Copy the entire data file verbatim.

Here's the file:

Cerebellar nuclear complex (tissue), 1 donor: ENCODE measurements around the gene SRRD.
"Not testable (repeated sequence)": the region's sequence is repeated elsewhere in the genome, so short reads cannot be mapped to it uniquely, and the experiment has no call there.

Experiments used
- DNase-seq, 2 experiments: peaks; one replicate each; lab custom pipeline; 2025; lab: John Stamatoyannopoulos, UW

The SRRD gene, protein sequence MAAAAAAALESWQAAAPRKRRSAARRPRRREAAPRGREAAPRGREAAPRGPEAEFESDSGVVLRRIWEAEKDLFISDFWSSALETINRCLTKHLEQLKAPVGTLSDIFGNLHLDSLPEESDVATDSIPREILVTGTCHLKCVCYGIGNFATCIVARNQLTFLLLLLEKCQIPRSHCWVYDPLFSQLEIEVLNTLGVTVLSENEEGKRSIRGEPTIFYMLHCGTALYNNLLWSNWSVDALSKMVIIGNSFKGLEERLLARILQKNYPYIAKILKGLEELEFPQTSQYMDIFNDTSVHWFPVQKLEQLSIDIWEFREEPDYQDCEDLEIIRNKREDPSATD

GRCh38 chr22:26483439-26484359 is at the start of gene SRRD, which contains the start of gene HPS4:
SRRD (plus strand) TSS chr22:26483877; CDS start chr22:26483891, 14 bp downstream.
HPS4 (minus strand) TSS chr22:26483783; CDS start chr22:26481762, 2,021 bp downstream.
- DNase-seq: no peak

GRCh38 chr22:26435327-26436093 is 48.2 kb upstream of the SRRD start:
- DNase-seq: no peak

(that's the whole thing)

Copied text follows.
Cerebellar nuclear complex (tissue), 1 donor: ENCODE measurements around the gene SRRD.
"Not testable (repeated sequence)": the region's sequence is repeated elsewhere in the genome, so short reads cannot be mapped to it uniquely, and the experiment has no call there.

Experiments used
- DNase-seq, 2 experiments: peaks; one replicate each; lab custom pipeline; 2025; lab: John Stamatoyannopoulos, UW

The SRRD gene, protein sequence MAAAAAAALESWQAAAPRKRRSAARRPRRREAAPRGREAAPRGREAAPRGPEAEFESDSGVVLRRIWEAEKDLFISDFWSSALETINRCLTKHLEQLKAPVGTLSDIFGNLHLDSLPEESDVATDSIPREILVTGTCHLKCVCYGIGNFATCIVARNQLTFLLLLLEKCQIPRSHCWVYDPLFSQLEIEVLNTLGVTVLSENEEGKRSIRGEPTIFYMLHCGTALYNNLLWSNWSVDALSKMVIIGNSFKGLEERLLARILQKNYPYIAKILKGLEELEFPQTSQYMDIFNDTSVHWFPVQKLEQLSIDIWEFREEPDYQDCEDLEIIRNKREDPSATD

GRCh38 chr22:26483439-26484359 is at the start of gene SRRD, which contains the start of gene HPS4:
SRRD (plus strand) TSS chr22:26483877; CDS start chr22:26483891, 14 bp downstream.
HPS4 (minus strand) TSS chr22:26483783; CDS start chr22:26481762, 2,021 bp downstream.
- DNase-seq: no peak

GRCh38 chr22:26435327-26436093 is 48.2 kb upstream of the SRRD start:
- DNase-seq: no peak